Here's Glenn Greenwald on the biggest problem for the GOP in 2012:
It is in the realm of foreign policy, terrorism and civil liberties where Republicans encounter an insurmountable roadblock. A staple of GOP politics has long been to accuse Democratic presidents of coddling America's enemies (both real and imagined), being afraid to use violence, and subordinating US security to international bodies and leftwing conceptions of civil liberties.
But how can a GOP candidate invoke this time-tested caricature when Obama has embraced the vast bulk of George Bush's terrorism policies; waged a war against government whistleblowers as part of a campaign of obsessive secrecy; led efforts to overturn a global ban on cluster bombs; extinguished the lives not only of accused terrorists but of huge numbers of innocent civilians with cluster bombs and drones in Muslim countries; engineered a covert war against Iran; tried to extend the Iraq war; ignored Congress and the constitution to prosecute an unauthorised war in Libya; adopted the defining Bush/Cheney policy of indefinite detention without trial for accused terrorists; and even claimed and exercised the power to assassinate US citizens far from any battlefield and without due process?
Reflecting this difficulty for the GOP field is the fact that former Bush officials, including Dick Cheney, have taken to lavishing Obama with public praise for continuing his predecessor's once-controversial terrorism polices. In the last GOP foreign policy debate, the leading candidates found themselves issuing recommendations on the most contentious foreign policy question (Iran) that perfectly tracked what Obama is already doing, while issuing ringing endorsements of the president when asked about one of his most controversial civil liberties assaults (the due-process-free assassination of the American-Yemeni cleric Anwar Awlaki). Indeed, when it comes to the foreign policy and civil liberties values Democrats spent the Bush years claiming to defend, the only candidate in either party now touting them is the libertarian Ron Paul, who vehemently condemns Obama's policies of drone killings without oversight, covert wars, whistleblower persecutions, and civil liberties assaults in the name of terrorism.
I disagree with Greenwald on many issues, but he is a honest progressive that has provided perhaps the best journalism out there in defense of the Bill of Rights, regardless which wing of the same bird of prey is in charge.
Greenwald is spot on when he argues that Obama's hawkish policies present a dilemma for the Republican warmongers, but I wouldn't call Caesar "conservative." There is this unfortunate Left-Right dichotomy in American politics that tends to result in a fine-toothed-comb analysis of the 5% of difference between the two parties while ignoring the 95% of issues that they agree on, like perpetual war, empire, fiat money, and nearly unlimited Executive power.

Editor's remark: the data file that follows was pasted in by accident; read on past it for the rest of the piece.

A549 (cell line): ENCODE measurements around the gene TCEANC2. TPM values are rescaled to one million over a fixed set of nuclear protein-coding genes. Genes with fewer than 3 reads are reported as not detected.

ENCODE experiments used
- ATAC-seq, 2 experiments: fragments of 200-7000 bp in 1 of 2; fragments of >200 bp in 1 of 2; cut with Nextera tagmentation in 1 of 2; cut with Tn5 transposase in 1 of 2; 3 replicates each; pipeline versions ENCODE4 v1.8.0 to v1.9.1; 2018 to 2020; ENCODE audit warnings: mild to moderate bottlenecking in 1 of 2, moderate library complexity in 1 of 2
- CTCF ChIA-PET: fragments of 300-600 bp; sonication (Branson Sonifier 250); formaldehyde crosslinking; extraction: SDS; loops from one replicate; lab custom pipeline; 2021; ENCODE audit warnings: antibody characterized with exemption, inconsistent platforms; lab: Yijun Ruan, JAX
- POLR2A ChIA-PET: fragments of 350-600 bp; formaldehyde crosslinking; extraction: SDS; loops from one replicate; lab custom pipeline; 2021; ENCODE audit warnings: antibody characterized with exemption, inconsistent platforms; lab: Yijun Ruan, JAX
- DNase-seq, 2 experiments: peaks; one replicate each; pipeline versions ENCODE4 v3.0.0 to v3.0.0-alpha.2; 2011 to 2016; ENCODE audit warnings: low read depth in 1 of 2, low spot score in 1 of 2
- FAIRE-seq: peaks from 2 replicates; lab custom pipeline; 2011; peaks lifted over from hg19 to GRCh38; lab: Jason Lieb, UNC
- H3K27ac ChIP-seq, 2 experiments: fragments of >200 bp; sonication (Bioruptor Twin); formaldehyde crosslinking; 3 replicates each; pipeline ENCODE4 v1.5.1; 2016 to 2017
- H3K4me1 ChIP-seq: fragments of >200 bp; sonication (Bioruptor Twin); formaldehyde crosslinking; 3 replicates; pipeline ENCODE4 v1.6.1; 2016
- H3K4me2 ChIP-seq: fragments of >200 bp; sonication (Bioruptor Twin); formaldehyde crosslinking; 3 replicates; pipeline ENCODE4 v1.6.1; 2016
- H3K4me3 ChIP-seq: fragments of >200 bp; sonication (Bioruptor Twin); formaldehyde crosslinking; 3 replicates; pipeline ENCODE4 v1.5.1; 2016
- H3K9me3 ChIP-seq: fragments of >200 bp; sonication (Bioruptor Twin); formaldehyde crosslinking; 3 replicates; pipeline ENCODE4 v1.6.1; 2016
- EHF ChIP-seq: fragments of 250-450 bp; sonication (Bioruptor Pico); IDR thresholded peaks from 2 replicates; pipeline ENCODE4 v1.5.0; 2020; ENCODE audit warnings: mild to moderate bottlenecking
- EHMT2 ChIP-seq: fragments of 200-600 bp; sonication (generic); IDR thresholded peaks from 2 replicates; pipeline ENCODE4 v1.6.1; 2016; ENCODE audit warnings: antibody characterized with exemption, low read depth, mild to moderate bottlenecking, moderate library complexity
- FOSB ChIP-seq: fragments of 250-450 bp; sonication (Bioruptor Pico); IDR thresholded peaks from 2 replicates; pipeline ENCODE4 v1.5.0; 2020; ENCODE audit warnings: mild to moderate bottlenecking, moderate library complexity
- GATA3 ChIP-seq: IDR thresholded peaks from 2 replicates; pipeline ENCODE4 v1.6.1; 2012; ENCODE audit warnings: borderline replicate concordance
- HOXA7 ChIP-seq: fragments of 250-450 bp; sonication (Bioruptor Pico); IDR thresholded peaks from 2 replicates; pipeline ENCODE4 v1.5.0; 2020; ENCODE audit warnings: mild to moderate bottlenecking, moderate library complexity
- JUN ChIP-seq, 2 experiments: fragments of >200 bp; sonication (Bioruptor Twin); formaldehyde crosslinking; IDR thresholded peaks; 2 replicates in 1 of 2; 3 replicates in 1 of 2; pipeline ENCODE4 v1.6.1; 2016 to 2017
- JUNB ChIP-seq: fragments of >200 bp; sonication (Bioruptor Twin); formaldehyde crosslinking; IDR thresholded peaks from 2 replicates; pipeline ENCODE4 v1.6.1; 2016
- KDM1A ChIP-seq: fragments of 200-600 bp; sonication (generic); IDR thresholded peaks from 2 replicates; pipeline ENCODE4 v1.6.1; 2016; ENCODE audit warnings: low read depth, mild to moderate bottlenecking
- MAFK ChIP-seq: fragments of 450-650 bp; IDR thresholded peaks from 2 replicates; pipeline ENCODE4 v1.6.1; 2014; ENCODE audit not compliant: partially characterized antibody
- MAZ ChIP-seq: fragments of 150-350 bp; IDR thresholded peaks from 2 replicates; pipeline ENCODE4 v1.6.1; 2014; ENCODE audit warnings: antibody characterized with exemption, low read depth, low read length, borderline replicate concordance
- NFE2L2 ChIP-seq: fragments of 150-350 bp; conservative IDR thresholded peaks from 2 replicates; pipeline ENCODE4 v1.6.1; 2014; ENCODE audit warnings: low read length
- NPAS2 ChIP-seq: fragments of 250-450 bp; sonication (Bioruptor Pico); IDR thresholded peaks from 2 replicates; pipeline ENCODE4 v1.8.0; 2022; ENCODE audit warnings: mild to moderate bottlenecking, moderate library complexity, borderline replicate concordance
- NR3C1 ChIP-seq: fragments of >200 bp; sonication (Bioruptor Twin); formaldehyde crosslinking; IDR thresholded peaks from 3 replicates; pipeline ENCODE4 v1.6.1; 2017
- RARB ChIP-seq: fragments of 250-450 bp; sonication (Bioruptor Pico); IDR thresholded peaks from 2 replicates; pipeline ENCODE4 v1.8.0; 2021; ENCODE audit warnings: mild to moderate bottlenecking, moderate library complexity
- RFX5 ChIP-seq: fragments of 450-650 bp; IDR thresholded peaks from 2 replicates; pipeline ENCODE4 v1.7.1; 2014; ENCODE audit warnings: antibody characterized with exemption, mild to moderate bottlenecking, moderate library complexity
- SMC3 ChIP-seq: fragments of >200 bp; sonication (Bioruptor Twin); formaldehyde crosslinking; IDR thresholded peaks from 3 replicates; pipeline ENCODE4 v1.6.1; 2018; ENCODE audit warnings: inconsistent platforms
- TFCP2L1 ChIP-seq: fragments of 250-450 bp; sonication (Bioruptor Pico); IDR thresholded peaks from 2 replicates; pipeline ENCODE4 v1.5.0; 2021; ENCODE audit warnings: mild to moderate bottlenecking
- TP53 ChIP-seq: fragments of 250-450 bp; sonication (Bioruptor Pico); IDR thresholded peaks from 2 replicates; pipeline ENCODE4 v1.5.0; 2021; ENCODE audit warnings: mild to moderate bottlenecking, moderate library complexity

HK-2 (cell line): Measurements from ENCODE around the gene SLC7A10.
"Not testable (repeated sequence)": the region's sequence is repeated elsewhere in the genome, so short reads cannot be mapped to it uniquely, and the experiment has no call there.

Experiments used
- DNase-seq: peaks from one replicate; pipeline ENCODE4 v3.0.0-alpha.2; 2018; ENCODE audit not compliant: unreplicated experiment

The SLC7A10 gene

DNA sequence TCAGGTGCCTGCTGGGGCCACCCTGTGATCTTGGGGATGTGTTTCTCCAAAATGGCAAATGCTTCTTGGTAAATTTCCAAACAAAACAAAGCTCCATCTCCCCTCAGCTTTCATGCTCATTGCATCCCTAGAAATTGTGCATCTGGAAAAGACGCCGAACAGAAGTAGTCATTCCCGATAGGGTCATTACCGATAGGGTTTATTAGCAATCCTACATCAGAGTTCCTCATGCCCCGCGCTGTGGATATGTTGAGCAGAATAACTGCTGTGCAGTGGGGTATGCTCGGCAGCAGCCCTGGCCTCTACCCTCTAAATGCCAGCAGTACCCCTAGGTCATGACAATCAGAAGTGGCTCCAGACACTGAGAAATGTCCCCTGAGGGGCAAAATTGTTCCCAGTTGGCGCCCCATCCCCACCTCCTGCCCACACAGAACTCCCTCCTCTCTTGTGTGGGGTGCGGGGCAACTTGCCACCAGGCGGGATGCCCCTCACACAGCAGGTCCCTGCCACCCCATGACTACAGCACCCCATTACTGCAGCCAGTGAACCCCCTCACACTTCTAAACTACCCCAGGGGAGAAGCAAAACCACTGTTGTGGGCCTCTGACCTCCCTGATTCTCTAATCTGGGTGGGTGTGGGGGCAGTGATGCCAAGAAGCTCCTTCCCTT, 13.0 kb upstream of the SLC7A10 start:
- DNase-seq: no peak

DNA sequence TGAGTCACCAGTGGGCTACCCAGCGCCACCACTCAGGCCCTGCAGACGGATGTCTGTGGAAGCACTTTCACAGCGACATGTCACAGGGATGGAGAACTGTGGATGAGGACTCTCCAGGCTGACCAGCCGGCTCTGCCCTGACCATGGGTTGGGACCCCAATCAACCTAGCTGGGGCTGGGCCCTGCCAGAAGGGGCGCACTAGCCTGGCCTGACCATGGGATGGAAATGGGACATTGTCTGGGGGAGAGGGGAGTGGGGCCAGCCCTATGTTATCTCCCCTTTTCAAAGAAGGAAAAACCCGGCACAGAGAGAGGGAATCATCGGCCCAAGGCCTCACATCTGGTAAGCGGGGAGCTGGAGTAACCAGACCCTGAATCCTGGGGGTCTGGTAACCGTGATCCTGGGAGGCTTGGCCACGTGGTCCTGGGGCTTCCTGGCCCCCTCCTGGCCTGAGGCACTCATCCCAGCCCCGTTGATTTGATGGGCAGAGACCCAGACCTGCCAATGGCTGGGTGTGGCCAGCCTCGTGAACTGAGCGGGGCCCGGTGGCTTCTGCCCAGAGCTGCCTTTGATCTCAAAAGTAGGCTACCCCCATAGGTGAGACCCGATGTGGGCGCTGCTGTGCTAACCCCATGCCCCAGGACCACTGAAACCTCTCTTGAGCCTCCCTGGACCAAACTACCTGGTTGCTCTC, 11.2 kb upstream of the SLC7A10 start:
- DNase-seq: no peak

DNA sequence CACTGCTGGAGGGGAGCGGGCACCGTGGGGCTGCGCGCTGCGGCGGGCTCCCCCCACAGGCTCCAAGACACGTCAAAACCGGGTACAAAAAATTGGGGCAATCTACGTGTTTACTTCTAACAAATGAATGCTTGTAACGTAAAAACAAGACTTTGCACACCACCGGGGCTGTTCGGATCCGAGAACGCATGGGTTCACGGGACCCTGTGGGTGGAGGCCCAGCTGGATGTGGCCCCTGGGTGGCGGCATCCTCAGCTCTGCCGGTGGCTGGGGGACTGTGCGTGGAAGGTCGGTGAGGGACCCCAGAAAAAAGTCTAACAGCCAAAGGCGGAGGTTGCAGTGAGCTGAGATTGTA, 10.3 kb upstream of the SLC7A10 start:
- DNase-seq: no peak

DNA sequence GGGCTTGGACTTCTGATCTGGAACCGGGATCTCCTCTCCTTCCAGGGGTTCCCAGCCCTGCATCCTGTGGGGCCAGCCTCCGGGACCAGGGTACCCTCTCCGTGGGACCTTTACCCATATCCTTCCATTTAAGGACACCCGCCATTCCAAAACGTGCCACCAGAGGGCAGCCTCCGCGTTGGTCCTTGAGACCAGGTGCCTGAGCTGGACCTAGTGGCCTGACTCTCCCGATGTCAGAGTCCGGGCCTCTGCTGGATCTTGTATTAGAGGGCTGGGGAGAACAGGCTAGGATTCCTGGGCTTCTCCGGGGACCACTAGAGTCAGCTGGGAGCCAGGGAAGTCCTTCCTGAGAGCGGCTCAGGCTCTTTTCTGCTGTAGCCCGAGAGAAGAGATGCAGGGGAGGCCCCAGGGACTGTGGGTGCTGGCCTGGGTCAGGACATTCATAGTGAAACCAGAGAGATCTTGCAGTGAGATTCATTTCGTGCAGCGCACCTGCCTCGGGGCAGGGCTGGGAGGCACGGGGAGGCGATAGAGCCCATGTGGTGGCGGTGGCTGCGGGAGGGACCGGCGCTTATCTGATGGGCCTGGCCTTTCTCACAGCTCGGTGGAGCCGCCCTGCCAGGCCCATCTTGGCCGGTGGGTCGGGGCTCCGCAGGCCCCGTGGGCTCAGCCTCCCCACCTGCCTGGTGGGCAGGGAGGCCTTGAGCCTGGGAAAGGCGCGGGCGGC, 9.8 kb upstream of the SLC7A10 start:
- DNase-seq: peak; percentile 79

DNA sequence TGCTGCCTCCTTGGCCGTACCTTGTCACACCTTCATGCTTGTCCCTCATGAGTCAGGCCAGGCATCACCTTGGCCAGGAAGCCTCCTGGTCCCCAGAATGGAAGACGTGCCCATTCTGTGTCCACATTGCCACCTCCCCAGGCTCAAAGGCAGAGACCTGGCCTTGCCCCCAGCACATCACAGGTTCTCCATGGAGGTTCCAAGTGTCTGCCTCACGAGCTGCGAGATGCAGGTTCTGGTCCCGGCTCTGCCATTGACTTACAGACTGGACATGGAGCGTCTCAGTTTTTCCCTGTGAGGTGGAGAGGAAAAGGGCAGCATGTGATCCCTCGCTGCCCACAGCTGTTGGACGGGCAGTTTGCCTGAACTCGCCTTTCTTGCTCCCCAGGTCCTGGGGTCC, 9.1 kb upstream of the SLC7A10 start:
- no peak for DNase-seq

And this general consensus among all "mainstream" candidates and Dear Leader isn't "conservative" or "liberal;" its roots are authoritarian, collectivist, fascistic, and pardon my bias, but fundamentally un-libertarian. Perhaps a better dichotomy might frame the debate not in the horizontal fighting of Left and Right, but between liberty and coercion and applying the non-aggression principle as consistently as possible.
This is not a criticism of Greenwald at all, I have all the respect in the world for him. It is just frustrating that the terms "Left" and "Right" are overused to the point that each of them has no consistent definition and are a great divide-and-conquer strategy for those who could care less what label you put on them. They want power - over you, me, liberals, and conservatives - and lots of it.
In fact, here's Greenwald doing a far better job than me at illustrating it in an even more recent column than the one linked to above:
This media invisibility of America’s victims is due in part to the fact that it’s considered unpatriotic to discuss them in any prominent way (as MSNBC’s Ashleigh Banfield pointed out in the 2003 speech that led to her demotion and firing), but also because, at this point, there’s no partisan gain to be had from it: given that it’s a policy supported by both parties, it doesn’t help one side or the other win an election, so what’s the point of talking about it? Anyone who does raise it will be immediately met with these vapid questions from election-obsessed partisans: but what does this have to do with the election [the one that's still almost a full year away]? Won’t it help Mitt Romney if you complain about this? In general, people aren’t tuning in to MSNBC to hear stories about the Muslim children killed by President Obama’s covert killing operations (and certainly aren’t turning in to hear their bereaved relatives interviewed): it doesn’t prove how horrible Rick Perry and John Boehner are, so it’s the last thing Ed Schultz or Al Sharpton are going to talk about (as Charles Davis so memorably put it in parodying the Democratic partisan mentality: “Remember when Michele Bachmann killed all those innocent people in Afghanistan, Pakistan, Yemen, Iraq and Libya? Ugh. Hate her”).